Create your Theory of Change – Method 1

We present two methods for constructing a theory of change, you can start with the one you have the most affinity with. The first method, described below, may give the impression that a theory of change proceeds in a linear fashion. Nothing could be further from the truth! But a model often has to compromise on completeness in order to remain clear and manageable.

You best learn how to draw up a theory of change by doing it. We recommend getting started as soon as possible. The steps to be followed are described below the figure.

The foolowing points give you guideline for an exercise:

STEP 1: Create a clear picture of the desired impact based on the impact question

  • Who is the target group? What is changing for them?
  • What is the context/society? How is it changing?
  • Who are the stakeholders? What is the effect on them?
  • Are there other impacts you see happening?

STEP 2: Translate this impact picture into long, medium and short term effects.

STEP 3: Map out the context and challenges.

  • Make an analysis of the social problem you want to tackle and of the target group. Backing it up with figures makes it even stronger.

STEP 4: Determine the interventions that will be carried out to obtain the effects, and what outputs are being pursued. List the means by which this will be achieved (inputs).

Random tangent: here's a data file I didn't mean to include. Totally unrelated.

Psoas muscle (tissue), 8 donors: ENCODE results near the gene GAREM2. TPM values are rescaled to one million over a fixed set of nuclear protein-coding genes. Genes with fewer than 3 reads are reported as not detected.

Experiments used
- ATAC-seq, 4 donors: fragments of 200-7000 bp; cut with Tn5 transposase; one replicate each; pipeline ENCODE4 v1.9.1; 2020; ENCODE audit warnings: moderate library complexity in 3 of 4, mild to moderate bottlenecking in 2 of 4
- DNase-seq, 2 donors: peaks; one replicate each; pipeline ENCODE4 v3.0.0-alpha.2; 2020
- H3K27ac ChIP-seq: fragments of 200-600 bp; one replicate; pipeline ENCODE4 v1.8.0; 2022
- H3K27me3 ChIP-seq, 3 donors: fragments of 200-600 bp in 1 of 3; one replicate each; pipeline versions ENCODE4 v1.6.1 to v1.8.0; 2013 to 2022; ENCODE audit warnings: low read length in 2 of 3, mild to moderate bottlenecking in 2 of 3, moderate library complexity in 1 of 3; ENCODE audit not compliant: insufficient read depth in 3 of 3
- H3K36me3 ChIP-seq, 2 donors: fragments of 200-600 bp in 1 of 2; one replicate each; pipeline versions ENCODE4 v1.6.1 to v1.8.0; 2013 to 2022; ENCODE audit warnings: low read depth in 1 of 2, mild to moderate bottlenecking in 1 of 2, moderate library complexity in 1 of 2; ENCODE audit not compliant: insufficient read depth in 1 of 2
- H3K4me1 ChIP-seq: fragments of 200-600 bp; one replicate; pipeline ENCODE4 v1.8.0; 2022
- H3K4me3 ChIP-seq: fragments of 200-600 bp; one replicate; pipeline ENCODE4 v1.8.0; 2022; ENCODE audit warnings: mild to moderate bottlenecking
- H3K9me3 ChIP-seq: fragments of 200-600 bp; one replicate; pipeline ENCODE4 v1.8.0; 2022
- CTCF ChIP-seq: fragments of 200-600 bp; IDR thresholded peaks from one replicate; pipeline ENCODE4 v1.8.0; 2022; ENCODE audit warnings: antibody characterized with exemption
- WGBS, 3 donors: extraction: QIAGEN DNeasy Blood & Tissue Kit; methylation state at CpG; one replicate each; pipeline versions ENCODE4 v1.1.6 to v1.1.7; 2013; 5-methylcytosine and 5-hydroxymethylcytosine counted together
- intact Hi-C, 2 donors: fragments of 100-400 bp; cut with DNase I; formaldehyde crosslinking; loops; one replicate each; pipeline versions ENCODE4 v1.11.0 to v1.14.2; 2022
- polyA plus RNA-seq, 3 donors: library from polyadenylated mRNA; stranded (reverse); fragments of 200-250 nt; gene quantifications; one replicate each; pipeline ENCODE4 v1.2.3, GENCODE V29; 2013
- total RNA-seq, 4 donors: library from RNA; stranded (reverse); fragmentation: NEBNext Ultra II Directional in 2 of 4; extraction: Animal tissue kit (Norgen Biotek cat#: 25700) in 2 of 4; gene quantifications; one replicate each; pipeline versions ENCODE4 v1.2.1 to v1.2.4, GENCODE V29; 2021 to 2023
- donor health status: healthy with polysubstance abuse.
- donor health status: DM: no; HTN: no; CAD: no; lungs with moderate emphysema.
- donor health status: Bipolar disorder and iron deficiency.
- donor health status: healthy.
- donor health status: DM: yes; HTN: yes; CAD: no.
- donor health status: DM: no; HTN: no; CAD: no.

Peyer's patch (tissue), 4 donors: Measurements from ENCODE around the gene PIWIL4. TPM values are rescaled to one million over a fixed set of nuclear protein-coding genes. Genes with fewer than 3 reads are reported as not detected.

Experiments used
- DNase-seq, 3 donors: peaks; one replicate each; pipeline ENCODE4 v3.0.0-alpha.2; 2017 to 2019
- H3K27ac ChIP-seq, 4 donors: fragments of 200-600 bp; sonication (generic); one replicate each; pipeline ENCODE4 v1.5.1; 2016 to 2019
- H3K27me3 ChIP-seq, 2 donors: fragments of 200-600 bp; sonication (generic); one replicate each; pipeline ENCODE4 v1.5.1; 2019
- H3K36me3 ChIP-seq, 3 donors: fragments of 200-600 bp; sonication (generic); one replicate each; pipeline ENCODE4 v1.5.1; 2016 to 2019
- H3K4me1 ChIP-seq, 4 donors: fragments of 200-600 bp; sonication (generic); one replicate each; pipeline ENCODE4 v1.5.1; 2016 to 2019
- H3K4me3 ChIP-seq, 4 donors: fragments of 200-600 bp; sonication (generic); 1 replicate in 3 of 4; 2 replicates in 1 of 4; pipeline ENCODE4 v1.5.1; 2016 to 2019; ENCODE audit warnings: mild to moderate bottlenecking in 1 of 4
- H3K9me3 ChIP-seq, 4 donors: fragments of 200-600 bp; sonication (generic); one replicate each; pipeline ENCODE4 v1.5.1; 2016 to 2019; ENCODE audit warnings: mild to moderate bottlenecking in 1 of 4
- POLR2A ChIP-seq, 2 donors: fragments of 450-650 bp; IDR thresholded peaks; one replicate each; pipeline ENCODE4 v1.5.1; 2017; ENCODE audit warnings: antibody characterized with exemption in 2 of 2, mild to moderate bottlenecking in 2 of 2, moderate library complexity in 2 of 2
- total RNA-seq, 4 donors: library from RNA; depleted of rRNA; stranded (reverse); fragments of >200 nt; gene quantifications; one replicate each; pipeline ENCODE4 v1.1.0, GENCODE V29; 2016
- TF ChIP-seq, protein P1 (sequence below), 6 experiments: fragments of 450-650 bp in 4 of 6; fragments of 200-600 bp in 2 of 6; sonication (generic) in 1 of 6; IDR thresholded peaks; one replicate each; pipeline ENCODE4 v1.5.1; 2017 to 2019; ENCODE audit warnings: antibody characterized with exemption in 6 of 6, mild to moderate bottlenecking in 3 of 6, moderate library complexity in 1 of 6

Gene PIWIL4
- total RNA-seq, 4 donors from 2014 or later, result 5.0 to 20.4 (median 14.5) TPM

• Make an inventory of current interventions.
  • Brainstorm about other options, and/or modifications to the current interventions.
  • Choose the most appropriate and/or feasible solution for the organization.
  • Determine which outputs want to be achieved.
  • Estimate time, money, and other resources needed.

STEP 5: Express the active ingredients of the interventions.

  • Interview staff who have the necessary expertise.
  • Consult professional literature and scientific research.

STEP 6: Determine the assumptions and preconditions.

  • Determine what assumptions are in the theory of change.
  • Determine what preconditions and preconditions are needed to realize the outcomes.

STEP 7: Write a narrative impact story

  • Writing a narrative is in fact nothing more than putting all the steps of the theory of change into language.

Questions to help you make your assumptions explicit

  • What am I assuming about the cause and effect relationships between my different levels of effects? If X happens, will Z really happen? Why? Under which conditions would it work?
  • On the basis of what evidence, knowledge, experiences or impressions am I making my assumptions? Do I have evidence that my assumptions are true? It is helpful to reference past projects, evaluations, best practices and research that demonstrates the success of the strategies that led to the desired result and why you expect similar outcomes in this project.
  • What am I assuming about the needs, capacities, motivation and behaviour of stakeholders?
  • What am I assuming about the relationships between key actors?


Further information you get in the following video.